Increased downforce, improved handling and better traction work together to enhance the Z34 chassis. However, with a factory curb weight of 3,300 lbs, additional horsepower would also be necessary for quicker lap times. Under the vented, Varis carbon-fiber hood resides the heart of the Fairlady, a VQ37VHR V6 engine with just over 300 horsepower to the wheels as measured on a Dynojet dynamometer. Although this is a respectable power level from the factory, few would say that more power is bad. When evaluating the methods of increasing the VQ37’s output, Varis elected to retain the naturally-aspirated induction system and enhance the engine’s horsepower and torque levels by way of higher compression and increased displacement.
Varis sent the V6 block to NAPREC by Nagoya Precision to be disassembled and refreshed with a new rotating assembly. After applying a fresh hone to the cylinder walls, NAPREC slugged the block with higher 13.0:1 compression CP Pistons. BC Brian Crower connecting rods make the connection between the pistons and the 92mm BC Brian Crower stroker crankshaft. The new rotating assembly gives the engine a seven-percent displacement increase to a total of 3,955cc and a higher compression ratio over the factory 11.0:1 setup. NAPREC upgraded the factory bumpsticks with a set of TOMEI Powered 272-degree camshafts to help improved the engine’s volumetric efficiency.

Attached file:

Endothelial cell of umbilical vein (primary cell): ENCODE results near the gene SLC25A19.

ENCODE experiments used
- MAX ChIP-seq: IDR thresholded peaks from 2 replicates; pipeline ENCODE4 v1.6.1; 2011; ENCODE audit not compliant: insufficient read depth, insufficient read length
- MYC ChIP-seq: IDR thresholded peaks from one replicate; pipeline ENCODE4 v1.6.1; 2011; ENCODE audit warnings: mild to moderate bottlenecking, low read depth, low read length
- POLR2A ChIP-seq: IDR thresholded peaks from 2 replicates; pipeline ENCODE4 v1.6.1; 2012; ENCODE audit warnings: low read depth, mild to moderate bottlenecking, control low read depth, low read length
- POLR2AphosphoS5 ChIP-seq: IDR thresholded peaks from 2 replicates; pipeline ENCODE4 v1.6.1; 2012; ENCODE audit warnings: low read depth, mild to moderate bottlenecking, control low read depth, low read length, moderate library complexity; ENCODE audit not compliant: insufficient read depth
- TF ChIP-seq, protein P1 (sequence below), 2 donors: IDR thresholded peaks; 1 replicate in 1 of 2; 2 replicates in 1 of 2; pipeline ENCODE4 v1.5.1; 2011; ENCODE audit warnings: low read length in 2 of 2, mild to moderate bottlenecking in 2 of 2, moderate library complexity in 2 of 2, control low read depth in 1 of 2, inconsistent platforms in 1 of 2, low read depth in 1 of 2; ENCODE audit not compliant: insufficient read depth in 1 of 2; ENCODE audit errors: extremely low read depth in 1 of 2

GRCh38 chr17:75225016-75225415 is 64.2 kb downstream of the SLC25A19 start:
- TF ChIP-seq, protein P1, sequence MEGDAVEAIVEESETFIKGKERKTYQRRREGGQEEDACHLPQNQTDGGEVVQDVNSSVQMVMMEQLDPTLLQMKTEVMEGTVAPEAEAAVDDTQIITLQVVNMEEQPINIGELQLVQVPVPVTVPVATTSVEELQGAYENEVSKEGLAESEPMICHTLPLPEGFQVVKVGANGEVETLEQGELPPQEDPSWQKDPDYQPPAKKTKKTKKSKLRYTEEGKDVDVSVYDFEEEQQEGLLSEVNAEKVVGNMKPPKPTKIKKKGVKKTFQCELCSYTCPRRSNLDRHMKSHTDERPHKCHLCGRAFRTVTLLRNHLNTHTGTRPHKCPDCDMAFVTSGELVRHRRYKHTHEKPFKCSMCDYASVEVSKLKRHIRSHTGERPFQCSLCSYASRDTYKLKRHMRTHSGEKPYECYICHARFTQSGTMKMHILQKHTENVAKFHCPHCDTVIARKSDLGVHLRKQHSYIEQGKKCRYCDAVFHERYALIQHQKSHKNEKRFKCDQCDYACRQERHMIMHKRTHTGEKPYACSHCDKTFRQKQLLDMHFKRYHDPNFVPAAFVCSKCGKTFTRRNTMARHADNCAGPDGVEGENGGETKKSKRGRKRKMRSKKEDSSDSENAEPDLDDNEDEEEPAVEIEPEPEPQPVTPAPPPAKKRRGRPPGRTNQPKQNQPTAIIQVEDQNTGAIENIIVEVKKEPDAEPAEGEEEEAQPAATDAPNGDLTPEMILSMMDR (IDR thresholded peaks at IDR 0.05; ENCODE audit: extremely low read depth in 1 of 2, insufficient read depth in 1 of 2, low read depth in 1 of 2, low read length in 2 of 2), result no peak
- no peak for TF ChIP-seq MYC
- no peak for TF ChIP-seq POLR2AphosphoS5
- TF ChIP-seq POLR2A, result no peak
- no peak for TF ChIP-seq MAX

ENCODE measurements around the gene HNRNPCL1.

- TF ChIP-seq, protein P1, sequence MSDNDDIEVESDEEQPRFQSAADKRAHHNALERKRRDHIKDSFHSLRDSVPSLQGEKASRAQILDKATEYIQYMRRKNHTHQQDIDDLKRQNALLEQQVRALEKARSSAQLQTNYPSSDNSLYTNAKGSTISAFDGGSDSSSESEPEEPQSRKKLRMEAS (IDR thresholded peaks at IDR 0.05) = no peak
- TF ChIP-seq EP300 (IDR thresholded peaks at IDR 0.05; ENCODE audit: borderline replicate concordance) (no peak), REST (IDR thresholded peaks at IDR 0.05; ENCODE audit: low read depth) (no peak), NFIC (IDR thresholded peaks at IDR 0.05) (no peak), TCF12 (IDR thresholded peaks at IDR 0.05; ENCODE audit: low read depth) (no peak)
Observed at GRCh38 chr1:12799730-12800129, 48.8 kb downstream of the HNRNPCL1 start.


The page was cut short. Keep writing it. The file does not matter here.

(Left) STILLEN intake pipes with filters draw incoming ambient air from behind the headlights. (Right) An ARC air/oil separator with coolant over flow sits neatly in front of the engine
Air Flow Channels
Optimizing airflow into the engine was the next focus of the build. A pair of STILLEN intakes filter the ambient air going into each of the factory throttle bodies. A er each combustion event, spent gasses leave the cylinders by way of Altrak long-tube headers feeding into an AP Boss exhaust system. The longer, equal-length runners of this type of exhaust manifold offer more horsepower and torque in the mid-to-high RPM ranges, where this engine expects to spend majority of its time as it runs laps around the track.
(L) A NISMO oil cooler sits in an opening behind the bumper. (R) An AP Boss exhaust directs exhaust gasses to the back of the chassis.
Brains for Brawn
Once the hardware for the engine was in place, it was time to calibrate the engine management system that would be governing the now 4.0-liter engine’s combustion cycles. An AP Boss LAP engine management system replaced the factory ECU as the controller, regulating fuel delivery and the spark timing being sent to the TM Works ignition system. Once optimized, the engine produced 395.5 ps and 41kgm torque to the hubs of a Dynapack dynamometer. This equates to 390 horsepower and 297 lb-ft torque.
Unveiling, Plans and Purpose
Varis finished the Kamikaze-Z in time to display its creation at the 2016 Tokyo Auto Salon at the Makuhari Messe. Shown alongside its big brother, the Kamikaze-R, the Z caught plenty of attention at the show. But this is only the start for Varis, who have a few more plans for the Kamikaze-Z before making a few trips to test at the track. The goal is to be dialed in before racing it at the HKS Premium Day scheduled in April. There, the Kamikaze-Z will challenge the clock on Fuji International Speedway’s racing surface. Will it move like a swift wind? Check back with DSPORT to find out.